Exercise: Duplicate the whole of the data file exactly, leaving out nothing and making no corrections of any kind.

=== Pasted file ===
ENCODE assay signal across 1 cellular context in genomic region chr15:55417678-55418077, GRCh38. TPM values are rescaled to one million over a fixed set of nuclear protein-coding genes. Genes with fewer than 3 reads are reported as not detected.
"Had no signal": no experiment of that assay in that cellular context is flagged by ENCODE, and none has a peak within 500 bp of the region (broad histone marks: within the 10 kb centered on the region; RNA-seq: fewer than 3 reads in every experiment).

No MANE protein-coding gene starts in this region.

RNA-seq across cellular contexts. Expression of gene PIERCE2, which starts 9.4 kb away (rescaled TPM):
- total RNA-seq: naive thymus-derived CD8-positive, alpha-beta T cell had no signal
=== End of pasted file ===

ENCODE assay signal across 1 cellular context in genomic region chr15:55417678-55418077, GRCh38. TPM values are rescaled to one million over a fixed set of nuclear protein-coding genes. Genes with fewer than 3 reads are reported as not detected.
"Had no signal": no experiment of that assay in that cellular context is flagged by ENCODE, and none has a peak within 500 bp of the region (broad histone marks: within the 10 kb centered on the region; RNA-seq: fewer than 3 reads in every experiment).

No MANE protein-coding gene starts in this region.

RNA-seq across cellular contexts. Expression of gene PIERCE2, which starts 9.4 kb away (rescaled TPM):
- total RNA-seq: naive thymus-derived CD8-positive, alpha-beta T cell had no signal